Fostering a diverse new set of investigators who can develop effective interventions requires better educational tools and systems, including more use of lessons from the learning sciences and cognitive psychology, Baker said. For implementation science, communication needs to be hard wired into the healthcare system. The question is not one of whether to use multimedia or print. It is about designing a system of integrated education and reinforcement of key messages that can be applied in everyday practice and meet patients’ learning styles.
There are several avenues for bringing in other disciplines to health literacy research. HARC is one. A new summer institute, modeled after the American Heart Association’s epidemiology conference or the National Institutes of Health’s Office of Behavioral and Social Sciences Research summer research training conference, is another possibility. A summer institute could help junior investigators develop their knowledge and skill set. Applications could be required so that attendees come in with some level of preparation, and scholarships need to be provided.
Practice-based research networks offer a tremendous opportunity
for partnerships to test practical health literacy interventions. The Health Resources and Services Administration (HRSA) is sponsoring a new network on comparative effectiveness called CHARN (Community Health Applied Research Network). There should be excellent partnership opportunities within CHARN for health literacy research. The health maintenance organization (HMO) research network is well established and is another resource to consider. The bottom line, Baker said, is that is it imperative to engage other disciplines if health literacy research is going to move forward.
HEALTH LITERACY RESEARCH: BUILDING THE FIELD
Debra Roter, Dr.P.H.
Johns Hopkins Bloomberg School of Public Health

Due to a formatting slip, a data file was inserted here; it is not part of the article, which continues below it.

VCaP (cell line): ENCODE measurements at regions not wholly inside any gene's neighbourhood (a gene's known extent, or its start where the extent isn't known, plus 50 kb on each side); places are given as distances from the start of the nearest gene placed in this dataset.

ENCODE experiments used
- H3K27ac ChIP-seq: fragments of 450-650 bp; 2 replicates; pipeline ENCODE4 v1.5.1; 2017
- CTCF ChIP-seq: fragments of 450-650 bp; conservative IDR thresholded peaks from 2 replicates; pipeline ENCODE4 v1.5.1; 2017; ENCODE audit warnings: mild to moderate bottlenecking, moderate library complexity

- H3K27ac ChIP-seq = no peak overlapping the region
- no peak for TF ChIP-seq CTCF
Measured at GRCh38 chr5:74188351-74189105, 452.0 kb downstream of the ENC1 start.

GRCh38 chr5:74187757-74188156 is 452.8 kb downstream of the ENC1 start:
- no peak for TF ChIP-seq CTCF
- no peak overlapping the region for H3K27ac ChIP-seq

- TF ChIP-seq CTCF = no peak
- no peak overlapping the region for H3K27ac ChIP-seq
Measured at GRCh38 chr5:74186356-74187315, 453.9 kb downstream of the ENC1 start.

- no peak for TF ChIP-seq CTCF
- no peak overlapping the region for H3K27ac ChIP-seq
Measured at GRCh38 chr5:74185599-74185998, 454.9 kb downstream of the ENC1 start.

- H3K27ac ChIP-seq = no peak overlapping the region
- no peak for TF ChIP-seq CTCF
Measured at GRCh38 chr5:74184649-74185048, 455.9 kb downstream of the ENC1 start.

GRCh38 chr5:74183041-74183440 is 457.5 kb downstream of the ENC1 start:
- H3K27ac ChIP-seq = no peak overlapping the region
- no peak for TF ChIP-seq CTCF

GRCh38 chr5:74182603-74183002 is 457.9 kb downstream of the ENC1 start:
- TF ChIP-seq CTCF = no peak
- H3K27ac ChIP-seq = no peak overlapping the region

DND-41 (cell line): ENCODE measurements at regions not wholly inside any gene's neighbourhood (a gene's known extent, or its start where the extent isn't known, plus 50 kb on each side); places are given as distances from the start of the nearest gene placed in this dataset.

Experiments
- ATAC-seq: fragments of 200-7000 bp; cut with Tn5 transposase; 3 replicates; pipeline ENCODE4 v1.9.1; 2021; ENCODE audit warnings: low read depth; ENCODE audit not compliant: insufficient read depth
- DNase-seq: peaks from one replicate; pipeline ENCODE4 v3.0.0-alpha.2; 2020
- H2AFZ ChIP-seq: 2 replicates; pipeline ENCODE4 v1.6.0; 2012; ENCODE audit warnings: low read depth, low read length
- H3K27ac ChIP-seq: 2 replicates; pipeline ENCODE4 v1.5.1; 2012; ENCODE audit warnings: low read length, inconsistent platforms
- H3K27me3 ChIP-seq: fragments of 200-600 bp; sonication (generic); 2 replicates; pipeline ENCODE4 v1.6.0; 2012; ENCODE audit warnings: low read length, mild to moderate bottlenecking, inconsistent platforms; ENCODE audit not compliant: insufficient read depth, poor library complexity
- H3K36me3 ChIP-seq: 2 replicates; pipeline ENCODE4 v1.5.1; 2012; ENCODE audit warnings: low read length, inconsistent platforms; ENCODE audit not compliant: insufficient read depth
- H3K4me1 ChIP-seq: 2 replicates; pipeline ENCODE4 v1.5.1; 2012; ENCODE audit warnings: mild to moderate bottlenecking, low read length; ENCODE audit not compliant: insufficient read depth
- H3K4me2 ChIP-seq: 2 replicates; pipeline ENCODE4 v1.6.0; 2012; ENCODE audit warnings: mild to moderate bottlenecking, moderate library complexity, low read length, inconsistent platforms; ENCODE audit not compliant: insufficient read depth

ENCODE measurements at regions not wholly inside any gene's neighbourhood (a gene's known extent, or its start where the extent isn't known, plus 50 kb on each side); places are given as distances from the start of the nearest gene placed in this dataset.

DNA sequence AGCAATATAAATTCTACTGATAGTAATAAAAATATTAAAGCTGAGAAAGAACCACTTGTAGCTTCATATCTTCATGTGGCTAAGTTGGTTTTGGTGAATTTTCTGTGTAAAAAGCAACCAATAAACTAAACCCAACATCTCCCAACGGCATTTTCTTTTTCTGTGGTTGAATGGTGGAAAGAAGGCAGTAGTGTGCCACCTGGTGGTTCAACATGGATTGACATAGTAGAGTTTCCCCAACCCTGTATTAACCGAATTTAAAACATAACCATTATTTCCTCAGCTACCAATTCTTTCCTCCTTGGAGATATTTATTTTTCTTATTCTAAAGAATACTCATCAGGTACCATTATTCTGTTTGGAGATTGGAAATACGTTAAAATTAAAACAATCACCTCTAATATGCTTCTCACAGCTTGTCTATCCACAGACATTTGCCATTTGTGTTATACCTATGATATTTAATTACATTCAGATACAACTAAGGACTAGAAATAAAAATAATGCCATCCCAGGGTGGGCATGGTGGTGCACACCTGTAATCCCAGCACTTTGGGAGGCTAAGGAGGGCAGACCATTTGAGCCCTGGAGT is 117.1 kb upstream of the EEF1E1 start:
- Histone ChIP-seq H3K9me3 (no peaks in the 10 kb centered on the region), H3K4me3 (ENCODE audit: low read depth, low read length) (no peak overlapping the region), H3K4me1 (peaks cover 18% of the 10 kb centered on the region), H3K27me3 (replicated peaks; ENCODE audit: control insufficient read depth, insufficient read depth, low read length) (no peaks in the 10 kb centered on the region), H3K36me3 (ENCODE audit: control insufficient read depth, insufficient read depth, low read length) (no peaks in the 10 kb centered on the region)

The Institute of Medicine (IOM) has played an important role in developing the field of health literacy. Especially important is the IOM’s introduction of the notions that health literacy is a function of literacy skills in relation to literacy demand. While health literacy research has grown exponentially, it has been largely from the vantage point of individual literacy skill assessment and deficit amelioration, somewhat in regard to measurement and reduction of literacy demand, but with almost no attention to the in relation to demand pathway pioneered by the IOM report.
The focus of her presentation, Roter said, is a critical address of the state of the art. Is the field of health literacy theoretical enough to be creative? And is it creative enough to flourish?
Beginning with the notion of theoretical creativity, there is nothing as theoretically interesting as a good question; to ask the right question requires logic, intuition, and curiosity as well as background and grounding in experience. And to do this well, to keep the research question useful and relevant, is to partner with natural constituents. We cannot have confidence in the questions asked if they are asked in isolation of those who are most directly affected by the answers. The application of community-based participatory research is critical in this light because it challenges researchers to be honest. Silos exist across academic disciplines, as well as between community groups and the researchers, with the result of insulating the field and limiting its relevance. Far too frequently, participatory collaborations are missing from health literacy research. Especially lacking have been partnerships between health literacy experts and those working in adult basic education and English as a second language (ESL) groups, with the formal education system, and with health delivery sys-